Snapshot overhead then begins to invade the reserved space. As you begin to accumulated updated blocks, the snapshot overhead looks like this:
Since you have reserved enough space to duplicate all of the data that existed at the time of the creation of the snapshot, theoretically an ENOSPACE error is impossible.
I said previously that I resisted this concept. I used to tell Bruce Gordon that as far as I was concerned, he was an EMC plant. Why? Because space reservations destroy the one primary benefit of snapshots: Space efficiency.
Go all the way back to my first post on this series. I stated that the gold standard for Storage Layer Instantaneous Copy (SLIC) technologies is BCVs. BCVs have lots and lots of advantages. They have absolutely no performance penalty. They work beautifully. They have only one downside: They require another set of disks. Before space reservations, snapshots did not. By providing the same basic functionality as BCVs (instantaneous copy) without the storage overhead of another set of disks, snapshots became the best way to do the job of Oracle database instantaneous hot backup.
With space reservations, the cost of snapshots became effectively the same the same as BCVs. In that case, BCVs win. They do not have the performance issues that metadata based snapshots do. (This performance trade-off is discussed in detail in Part 2 of this series.) Removing the cost advantage of snapshots over BCVs was a major erosion in NetApp’s core value proposition.
But, as Bruce Gordon said, “No customer will ever have an ENOSPACE error on my watch.” Bruce attempted to establish a principle that space would always be reserved such that a snapshot could never exhaust the active file system free space.
Unfortunately, FlexClones, covered in detail in my previous post, violate this principle. That is because FlexClones create another write thread. Remember that each write thread has the potential to double the space requirements, by overwriting every block in the snapshot. That was illustrated by the following diagram from my previous post:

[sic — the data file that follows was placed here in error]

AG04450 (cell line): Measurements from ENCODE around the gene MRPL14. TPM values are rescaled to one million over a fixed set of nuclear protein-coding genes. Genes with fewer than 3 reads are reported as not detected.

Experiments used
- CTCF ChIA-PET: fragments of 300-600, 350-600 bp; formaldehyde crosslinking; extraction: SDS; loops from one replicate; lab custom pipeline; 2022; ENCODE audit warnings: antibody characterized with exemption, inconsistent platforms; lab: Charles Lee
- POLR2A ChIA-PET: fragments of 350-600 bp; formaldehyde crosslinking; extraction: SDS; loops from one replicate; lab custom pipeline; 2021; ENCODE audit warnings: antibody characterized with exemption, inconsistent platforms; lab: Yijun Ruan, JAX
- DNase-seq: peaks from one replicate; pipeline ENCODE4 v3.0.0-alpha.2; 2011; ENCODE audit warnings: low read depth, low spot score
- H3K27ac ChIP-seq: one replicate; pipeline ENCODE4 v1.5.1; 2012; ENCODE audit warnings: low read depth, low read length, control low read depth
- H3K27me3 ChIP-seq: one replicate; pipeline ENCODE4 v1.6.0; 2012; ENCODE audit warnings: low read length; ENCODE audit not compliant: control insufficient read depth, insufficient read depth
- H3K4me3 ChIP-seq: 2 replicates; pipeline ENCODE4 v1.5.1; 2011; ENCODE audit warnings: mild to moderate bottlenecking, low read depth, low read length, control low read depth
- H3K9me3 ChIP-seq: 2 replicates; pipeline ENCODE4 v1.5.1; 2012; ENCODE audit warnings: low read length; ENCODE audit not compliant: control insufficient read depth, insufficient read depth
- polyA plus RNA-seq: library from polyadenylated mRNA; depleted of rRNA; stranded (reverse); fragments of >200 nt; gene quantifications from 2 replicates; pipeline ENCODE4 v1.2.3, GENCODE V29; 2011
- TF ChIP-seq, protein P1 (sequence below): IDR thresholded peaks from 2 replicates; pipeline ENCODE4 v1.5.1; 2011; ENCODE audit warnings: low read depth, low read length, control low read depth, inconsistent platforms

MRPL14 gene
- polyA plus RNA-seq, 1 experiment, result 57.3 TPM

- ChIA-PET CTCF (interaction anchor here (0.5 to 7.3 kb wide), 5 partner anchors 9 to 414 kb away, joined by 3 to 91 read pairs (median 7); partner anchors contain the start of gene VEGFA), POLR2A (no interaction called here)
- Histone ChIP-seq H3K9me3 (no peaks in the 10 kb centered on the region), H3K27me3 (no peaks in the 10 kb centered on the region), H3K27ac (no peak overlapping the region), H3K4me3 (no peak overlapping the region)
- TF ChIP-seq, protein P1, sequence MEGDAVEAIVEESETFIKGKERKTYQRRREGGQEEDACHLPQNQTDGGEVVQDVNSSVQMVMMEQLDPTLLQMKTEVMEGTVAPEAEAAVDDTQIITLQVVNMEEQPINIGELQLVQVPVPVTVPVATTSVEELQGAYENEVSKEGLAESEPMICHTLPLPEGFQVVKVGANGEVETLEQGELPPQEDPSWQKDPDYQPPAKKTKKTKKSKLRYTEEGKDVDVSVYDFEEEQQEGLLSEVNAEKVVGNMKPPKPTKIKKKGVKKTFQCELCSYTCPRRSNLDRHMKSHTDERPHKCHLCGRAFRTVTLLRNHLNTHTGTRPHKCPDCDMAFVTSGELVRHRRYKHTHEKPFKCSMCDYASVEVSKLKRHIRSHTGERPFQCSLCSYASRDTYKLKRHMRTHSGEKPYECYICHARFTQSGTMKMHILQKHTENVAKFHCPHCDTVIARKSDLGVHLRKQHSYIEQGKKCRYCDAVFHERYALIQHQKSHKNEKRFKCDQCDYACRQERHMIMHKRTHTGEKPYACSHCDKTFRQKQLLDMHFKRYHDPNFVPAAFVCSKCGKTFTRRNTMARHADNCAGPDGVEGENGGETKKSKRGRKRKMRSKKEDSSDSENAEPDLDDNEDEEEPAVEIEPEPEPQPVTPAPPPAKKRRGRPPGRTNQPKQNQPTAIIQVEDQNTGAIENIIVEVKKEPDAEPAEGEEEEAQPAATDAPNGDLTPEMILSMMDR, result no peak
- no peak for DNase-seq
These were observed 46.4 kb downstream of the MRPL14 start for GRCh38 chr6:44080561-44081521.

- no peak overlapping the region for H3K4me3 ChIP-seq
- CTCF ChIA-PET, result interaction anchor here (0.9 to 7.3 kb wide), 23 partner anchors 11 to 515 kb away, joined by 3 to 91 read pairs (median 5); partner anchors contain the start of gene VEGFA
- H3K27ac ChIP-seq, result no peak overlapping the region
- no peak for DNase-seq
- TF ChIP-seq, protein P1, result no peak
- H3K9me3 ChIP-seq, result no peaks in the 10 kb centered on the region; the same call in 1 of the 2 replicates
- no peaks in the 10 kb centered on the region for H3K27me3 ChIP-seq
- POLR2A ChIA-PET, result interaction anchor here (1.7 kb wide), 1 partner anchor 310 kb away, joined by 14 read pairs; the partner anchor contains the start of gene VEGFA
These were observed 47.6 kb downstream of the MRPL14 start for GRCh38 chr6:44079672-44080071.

Note how FlexClone increases the space requirements by adding another set of “after” image blocks to the mix. Simply reserving space for one set of additional blocks is now insufficient. You would now need to reserve space for two. Thus FlexClones make the following scenario possible:
You are now out of space again. The next write will get an ENOSPACE error.
EMC snapshots make all of this impossible. By using a reserved LUN pool approach, EMC simply allocates the space required for the snapshot. The snapshot space is not shared with the active file system space. Thus, it is impossible for the active file system to receive ENOSPACE from a snapshot. The following graphic illustrates this:
The snapshot space is contained within the RLP. It is not shared with the active file system. Running out of space within the RLP will cause the snapshot to become invalidated. But it will not affect the active file system at all. An ENOSPACE error can never be returned to the active file system with this design, unless the user exhausts the space in the active file system itself. Further, you decide how much space you want to allocate to the snapshot. Unlike WAFL-based snapshots, you are not writing a blank check for snapshot overhead, up to the full amount of data in the active file system. Rather, you can decide that the snapshot will only be allowed to take up 10% of that space if you want to. This adds discipline to the whole proposition of snapshot space overhead.
Once again, it is for you as the customer to judge the relative merits of these approaches. In my series on snapshots, I have attempted to bring clarity to the debate between EMC and NetApp on the benefits and risks of snapshots for Oracle database backup. Based upon the number of comments this series has received, I think you are hearing me.
Future posts on this blog will cover how EMC NAS compares to NetApp NAS for Oracle database storage.